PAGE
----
German Heidfeld had a hard fight with compatriot Heinz-Harald Frentzen at the end of the race but held on to take his first world championship points. He was then moved further up the standings four hours after the end of the race when Panis was penalised.

Finn Kimi Raikkonen completed his 24th single seater car race in impressive form, and scored a point on his Formula One debut after Panis was relegated.

JORDAN (Heinz-Harald Frentzen fifth, Jarno Trulli retired).

Frentzen ran third at the start but spun into the gravel trap when Barrichello sent him off the track. He recovered quickly and claimed two points.

Italian Trulli was fourth until a misfiring Honda engine dropped him down the order and he retired on lap 39.

JAGUAR (Luciano Burti eighth, Eddie Irvine 11th).

Brazilian Burti was the highest Michelin finisher after starting 21st on the grid.

Briton Eddie Irvine went off at turn two on the first lap after starting in the spare car due to a power steering failure. He ended up at the back of the field. He steadily moved up the field, but a problem sent him into the pits.

ARROWS Jos Verstappen 10th, Enrique Bernoldi retired).

Verstappen started in 15th and ran a steady race without incident before being given a 25 second penalty with Panis.

Brazilian Bernoldi struggled all weekend and a lack of time in practice left him with an under-developed car set-up. He hit a wall on lap two and the damage ended his race.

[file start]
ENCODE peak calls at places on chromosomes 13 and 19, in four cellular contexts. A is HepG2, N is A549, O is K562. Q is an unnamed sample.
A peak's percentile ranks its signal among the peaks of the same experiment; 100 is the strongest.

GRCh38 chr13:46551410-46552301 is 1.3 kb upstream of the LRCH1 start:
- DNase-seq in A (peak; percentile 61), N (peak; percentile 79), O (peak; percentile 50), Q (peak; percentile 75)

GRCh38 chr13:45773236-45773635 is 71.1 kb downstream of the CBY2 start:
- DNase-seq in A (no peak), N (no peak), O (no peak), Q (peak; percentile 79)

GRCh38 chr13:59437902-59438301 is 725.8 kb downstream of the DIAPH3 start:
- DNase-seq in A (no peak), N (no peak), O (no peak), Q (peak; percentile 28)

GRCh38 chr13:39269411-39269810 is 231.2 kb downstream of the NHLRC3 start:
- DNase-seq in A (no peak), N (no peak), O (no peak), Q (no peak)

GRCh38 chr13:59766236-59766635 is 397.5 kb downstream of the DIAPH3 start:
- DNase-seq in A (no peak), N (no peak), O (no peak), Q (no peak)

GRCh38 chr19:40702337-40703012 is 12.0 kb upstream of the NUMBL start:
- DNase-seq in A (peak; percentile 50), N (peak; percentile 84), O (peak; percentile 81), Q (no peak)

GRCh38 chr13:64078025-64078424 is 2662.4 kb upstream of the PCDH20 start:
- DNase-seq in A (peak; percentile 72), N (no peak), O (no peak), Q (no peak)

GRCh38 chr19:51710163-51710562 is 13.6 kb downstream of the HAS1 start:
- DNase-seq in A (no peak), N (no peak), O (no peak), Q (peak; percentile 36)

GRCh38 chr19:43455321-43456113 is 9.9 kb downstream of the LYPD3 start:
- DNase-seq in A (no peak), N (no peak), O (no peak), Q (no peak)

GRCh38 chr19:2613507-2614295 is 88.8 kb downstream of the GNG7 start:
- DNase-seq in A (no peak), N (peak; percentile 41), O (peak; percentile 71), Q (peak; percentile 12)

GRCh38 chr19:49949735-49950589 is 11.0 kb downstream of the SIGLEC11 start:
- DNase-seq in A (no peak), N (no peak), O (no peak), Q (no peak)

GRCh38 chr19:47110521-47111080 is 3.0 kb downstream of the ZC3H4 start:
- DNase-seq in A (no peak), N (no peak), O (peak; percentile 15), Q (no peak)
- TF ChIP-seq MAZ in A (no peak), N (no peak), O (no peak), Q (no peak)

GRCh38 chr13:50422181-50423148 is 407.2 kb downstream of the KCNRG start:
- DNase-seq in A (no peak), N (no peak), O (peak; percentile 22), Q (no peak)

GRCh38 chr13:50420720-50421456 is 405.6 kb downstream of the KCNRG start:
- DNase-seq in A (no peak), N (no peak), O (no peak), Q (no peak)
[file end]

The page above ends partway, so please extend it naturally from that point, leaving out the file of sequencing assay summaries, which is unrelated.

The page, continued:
PROST (Jean Alesi ninth, Gaston Mazzacane retired)

Alesi never found the pace he had expected from his car after successful practice sessions and finished one lap behind the leaders.

Argentinean Mazzacane started from the penultimate row of the grid and failed to complete a lap and retired his car with concern over a loose brake pedal.

MINARDI (Fernando Alonso 12th, Tarso Marques retired).

Spaniard Alonso ran towards the rear of the field, but delighted his small team by finishing ahead of the Benettons of Giancarlo Fisichella and Jenson Button.

Brazilian Marques raced despite failing to reach the qualifying time required to make it onto the grid. He retired on lap three with an electrical problem.

BENETTON (Giancarlo Fisichella 13th, Jenson Button 14th)

Italian Fisichella struggled with the car and finished the race two laps behind the leaders: "The car was running well and it felt good but then it developed a problem that we are looking into."

Button was issued a 10 second stop-go penalty and dropped back. He eventually retired four laps from the end but was classified 14th and last.

WILLIAMS (Juan Pablo Montoya and Ralf Schumacher retired).

Colombian Montoya ran well and was in the points when he suffered an engine failure on lap 40: "The engine blew up without giving me any warning.".

Schumacher was involved in the fatal fifth-lap crash when Jacques Villeneuve hit the rear of his Williams. He spun into the gravel trap to end his race.

Pablo Elizalde© 2000 Kaizar.Com, Incorporated.